Help with long-term pain
Please note this webpage does not apply to pain caused by cancer or to patients receiving palliative care.
It’s been estimated that around one in five of us in Northern Ireland live with long-term pain. This type of pain is often called ‘chronic’ pain.
Medicines we use to help us when we have pain for a short time after we’ve been injured (‘acute’ pain) may not work as well for chronic pain. These medicines may only help lower chronic pain levels by about 30%, no matter the dose. This is due to changes in how our bodies (specifically, our nervous system) handle sensations.
This short video explains the differences between acute and chronic pain and how this changes how we manage chronic pain.
It’s not all bad news, however: although there is often no cure for chronic pain, there are things we can do ourselves to help us manage our pain and lead a better quality of life.
The Pain Toolkit have produced a short video which outlines one of the first steps we can take – Acceptance (Video – Pain Tools | The Pain Toolkit)
There are many other techniques to explore, and this is sometimes called ‘pain self-management’, where we as patients join in decision-making about our treatment with our healthcare professionals, and actively control symptoms ourselves where possible.
This may help us keep our bodies working in the best way they can and improve our independence. The good news is that when we learn self-management skills, they can be used to help us to cope with other long-term conditions, now and in the future.
Despite this, many people may not know about the information and support that’s available to help us with self-management of pain. For example:
Pain support programmes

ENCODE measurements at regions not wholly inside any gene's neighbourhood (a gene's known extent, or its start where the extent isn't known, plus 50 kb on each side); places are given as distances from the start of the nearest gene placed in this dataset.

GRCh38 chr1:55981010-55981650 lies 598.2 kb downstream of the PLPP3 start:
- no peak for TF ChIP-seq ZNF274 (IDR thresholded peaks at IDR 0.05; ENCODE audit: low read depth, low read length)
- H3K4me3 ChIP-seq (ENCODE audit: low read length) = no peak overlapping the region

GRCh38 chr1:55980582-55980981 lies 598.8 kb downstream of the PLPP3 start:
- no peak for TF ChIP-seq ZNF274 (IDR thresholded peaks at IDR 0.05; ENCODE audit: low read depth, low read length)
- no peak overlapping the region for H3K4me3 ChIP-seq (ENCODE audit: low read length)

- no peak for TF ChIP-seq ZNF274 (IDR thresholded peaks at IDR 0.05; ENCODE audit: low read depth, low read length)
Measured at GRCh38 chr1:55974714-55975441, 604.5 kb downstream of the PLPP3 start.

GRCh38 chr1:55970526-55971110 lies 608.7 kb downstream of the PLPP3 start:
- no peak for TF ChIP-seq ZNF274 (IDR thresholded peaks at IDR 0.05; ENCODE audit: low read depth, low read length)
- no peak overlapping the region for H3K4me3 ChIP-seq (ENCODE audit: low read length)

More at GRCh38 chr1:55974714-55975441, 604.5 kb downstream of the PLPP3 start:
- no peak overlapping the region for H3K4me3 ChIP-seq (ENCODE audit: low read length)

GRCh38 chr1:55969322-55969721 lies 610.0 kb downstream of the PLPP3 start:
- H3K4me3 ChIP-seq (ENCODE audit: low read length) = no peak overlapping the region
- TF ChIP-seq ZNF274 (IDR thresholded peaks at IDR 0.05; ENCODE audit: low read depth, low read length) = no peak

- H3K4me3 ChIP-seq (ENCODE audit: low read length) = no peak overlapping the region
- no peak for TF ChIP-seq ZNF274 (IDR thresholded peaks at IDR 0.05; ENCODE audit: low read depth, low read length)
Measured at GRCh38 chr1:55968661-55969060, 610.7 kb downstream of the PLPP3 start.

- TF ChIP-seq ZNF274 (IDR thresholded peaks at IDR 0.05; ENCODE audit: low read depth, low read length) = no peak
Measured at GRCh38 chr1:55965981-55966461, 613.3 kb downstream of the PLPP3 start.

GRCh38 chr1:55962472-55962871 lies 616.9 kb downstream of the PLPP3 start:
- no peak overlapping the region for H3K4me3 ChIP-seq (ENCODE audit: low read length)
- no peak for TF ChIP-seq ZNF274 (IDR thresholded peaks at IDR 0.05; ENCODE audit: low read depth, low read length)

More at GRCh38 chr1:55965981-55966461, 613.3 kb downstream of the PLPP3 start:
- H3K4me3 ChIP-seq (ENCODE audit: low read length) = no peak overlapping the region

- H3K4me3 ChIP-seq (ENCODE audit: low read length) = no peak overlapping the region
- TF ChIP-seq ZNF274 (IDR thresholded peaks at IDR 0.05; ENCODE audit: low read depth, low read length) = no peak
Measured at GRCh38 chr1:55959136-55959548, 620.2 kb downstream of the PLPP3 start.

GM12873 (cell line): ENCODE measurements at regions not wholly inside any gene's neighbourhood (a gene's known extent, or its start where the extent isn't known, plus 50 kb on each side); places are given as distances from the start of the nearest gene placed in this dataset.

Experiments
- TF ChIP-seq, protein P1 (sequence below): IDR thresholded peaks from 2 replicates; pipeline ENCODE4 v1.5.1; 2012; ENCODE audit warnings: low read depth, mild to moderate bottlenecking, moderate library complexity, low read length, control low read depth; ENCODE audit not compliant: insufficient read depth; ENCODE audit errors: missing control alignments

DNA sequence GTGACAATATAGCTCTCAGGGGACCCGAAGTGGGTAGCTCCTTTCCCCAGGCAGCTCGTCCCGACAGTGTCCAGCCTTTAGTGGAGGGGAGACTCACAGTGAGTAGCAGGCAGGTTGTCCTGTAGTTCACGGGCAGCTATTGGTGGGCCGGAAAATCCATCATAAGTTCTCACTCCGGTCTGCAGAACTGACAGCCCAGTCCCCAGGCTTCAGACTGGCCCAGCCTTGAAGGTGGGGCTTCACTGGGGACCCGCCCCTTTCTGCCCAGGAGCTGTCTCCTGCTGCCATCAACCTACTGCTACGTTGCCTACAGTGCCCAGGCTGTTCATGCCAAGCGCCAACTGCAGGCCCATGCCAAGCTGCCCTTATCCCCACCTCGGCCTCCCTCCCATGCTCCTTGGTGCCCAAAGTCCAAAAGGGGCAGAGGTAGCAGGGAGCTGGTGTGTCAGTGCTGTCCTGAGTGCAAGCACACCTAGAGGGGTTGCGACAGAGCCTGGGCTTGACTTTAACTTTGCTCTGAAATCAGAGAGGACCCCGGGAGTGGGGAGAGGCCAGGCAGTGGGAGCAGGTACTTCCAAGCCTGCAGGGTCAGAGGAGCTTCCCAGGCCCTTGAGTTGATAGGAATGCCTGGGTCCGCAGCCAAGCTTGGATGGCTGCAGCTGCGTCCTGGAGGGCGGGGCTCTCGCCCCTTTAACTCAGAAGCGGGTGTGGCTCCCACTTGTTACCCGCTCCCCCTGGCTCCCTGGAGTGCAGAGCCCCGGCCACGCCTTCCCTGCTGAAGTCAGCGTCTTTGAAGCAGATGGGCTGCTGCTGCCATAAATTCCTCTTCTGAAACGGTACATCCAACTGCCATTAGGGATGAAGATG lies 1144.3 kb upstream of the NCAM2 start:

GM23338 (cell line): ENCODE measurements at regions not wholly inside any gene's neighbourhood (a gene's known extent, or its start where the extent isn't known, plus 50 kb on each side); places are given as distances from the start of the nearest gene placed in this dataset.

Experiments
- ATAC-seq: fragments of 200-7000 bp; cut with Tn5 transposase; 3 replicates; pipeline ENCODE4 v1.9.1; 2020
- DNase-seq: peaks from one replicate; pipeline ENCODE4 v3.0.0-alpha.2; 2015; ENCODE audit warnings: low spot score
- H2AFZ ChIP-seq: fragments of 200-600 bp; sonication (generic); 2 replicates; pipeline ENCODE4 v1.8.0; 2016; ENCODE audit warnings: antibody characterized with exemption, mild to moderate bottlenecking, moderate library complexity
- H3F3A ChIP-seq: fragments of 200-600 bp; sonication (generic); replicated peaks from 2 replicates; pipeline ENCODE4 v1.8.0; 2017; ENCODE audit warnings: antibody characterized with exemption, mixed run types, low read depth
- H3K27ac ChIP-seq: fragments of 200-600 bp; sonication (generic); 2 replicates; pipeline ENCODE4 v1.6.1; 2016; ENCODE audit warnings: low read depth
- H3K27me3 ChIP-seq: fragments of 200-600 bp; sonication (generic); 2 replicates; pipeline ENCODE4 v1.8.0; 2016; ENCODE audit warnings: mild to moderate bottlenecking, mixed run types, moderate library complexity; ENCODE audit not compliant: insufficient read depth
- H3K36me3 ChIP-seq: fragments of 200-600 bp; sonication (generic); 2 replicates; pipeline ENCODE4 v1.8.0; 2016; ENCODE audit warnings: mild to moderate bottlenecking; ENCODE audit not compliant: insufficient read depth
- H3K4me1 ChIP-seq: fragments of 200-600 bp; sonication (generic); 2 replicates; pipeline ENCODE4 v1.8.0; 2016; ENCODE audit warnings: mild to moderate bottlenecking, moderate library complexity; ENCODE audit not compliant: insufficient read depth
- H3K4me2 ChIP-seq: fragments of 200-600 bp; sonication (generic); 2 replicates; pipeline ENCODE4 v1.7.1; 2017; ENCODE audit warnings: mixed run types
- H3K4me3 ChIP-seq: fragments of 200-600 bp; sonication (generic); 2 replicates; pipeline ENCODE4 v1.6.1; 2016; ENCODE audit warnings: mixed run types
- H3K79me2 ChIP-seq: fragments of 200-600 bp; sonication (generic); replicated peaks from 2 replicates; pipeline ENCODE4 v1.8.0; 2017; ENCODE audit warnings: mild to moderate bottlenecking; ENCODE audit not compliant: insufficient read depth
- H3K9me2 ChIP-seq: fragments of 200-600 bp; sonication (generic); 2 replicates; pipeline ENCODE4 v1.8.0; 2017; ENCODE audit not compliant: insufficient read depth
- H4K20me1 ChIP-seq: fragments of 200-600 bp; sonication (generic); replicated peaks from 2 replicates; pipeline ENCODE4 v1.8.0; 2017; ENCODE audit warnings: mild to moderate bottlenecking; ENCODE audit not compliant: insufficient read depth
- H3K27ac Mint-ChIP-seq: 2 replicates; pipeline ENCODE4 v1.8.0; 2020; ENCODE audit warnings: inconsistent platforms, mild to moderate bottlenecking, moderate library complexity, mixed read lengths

These courses are held at different times throughout the year and move around different venues in NI, so if you don’t find one that suits you today, there may be another coming shortly that will suit you.
The courses are suitable for all types of (non-cancer) pain and are a great way to learn how to manage your pain, set goals, learn new skills, get a better night’s sleep and regain control of your life.
Programmes may be held online or face to face in local groups. Some support may also be available over the phone (check with the course provider). These are all free and you don’t need a referral from your doctor – you can either book online or ring up to chat through your options.
The following are examples of local programmes supporting people living with chronic pain:
Better Days Pain Support Programmes
- Click here for details of courses and further information, including locations and how to book a place.
- Watch the latest video
NI Versus Arthritis provides a range of self-management courses and services for adults living with long term pain and musculoskeletal problems to help people to better manage the impact of their long-term condition(s). You don’t have to have arthritis to get support – it is open to anyone with chronic pain.
You can refer yourself or be referred by your healthcare professional.
For details –
- Visit the NI Versus Arthritis website,
- Email firstname.lastname@example.org
- Tel: 028 907 82 940 to discuss what is available and what type of support is best for you.
Resources for you
- Using Medicines for Persistent Pain (link to my.livewellwithpain.co.uk guide)